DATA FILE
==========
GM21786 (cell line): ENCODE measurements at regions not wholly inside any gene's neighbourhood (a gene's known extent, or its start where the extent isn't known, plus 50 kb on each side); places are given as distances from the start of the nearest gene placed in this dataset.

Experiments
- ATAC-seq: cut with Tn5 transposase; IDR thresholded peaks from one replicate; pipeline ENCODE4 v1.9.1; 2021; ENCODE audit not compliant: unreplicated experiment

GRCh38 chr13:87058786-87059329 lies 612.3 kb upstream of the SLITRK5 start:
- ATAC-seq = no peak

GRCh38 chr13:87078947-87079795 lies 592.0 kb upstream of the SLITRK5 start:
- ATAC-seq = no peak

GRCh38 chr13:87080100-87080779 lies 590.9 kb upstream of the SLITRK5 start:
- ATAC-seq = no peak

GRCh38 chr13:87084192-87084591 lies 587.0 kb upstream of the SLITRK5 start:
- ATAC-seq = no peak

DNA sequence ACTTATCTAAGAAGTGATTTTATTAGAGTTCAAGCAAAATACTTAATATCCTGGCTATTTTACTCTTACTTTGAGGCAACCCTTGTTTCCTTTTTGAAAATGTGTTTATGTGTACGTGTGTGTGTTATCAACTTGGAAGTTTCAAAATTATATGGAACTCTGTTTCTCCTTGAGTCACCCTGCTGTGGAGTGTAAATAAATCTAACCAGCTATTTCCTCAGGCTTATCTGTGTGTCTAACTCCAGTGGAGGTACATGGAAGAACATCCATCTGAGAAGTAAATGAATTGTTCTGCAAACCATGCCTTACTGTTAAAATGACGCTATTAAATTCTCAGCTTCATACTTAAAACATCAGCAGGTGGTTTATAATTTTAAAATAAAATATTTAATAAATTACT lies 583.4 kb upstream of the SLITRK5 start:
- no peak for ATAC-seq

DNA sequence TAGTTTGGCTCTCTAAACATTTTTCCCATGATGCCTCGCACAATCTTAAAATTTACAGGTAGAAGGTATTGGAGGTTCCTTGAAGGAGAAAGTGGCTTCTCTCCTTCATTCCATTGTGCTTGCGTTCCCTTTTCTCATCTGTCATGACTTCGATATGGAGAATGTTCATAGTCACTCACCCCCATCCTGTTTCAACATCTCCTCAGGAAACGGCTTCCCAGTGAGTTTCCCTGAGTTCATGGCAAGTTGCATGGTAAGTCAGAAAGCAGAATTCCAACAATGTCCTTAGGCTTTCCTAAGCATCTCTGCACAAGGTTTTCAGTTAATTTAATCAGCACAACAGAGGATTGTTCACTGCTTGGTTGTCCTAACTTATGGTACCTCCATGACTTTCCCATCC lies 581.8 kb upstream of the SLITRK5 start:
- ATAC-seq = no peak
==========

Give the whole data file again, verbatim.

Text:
GM21786 (cell line): ENCODE measurements at regions not wholly inside any gene's neighbourhood (a gene's known extent, or its start where the extent isn't known, plus 50 kb on each side); places are given as distances from the start of the nearest gene placed in this dataset.

Experiments
- ATAC-seq: cut with Tn5 transposase; IDR thresholded peaks from one replicate; pipeline ENCODE4 v1.9.1; 2021; ENCODE audit not compliant: unreplicated experiment

GRCh38 chr13:87058786-87059329 lies 612.3 kb upstream of the SLITRK5 start:
- ATAC-seq = no peak

GRCh38 chr13:87078947-87079795 lies 592.0 kb upstream of the SLITRK5 start:
- ATAC-seq = no peak

GRCh38 chr13:87080100-87080779 lies 590.9 kb upstream of the SLITRK5 start:
- ATAC-seq = no peak

GRCh38 chr13:87084192-87084591 lies 587.0 kb upstream of the SLITRK5 start:
- ATAC-seq = no peak

DNA sequence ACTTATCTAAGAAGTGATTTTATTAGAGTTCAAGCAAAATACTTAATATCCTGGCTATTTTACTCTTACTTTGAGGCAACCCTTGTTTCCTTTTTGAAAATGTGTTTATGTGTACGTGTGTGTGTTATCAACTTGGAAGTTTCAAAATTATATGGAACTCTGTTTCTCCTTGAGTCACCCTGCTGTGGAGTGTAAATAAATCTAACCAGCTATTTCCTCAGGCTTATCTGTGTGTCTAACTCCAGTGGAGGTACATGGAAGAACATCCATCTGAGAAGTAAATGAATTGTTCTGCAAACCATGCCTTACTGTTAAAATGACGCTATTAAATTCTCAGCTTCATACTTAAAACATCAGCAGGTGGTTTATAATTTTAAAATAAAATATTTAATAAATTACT lies 583.4 kb upstream of the SLITRK5 start:
- no peak for ATAC-seq

DNA sequence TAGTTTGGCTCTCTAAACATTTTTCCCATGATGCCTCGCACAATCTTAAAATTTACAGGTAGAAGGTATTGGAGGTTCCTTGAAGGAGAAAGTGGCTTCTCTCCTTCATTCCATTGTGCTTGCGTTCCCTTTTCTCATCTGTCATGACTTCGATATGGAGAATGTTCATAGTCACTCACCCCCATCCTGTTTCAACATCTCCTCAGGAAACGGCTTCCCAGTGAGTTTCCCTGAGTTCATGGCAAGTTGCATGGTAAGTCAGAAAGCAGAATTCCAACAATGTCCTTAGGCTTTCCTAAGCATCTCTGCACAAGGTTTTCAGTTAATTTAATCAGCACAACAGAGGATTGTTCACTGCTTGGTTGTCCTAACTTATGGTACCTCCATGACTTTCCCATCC lies 581.8 kb upstream of the SLITRK5 start:
- ATAC-seq = no peak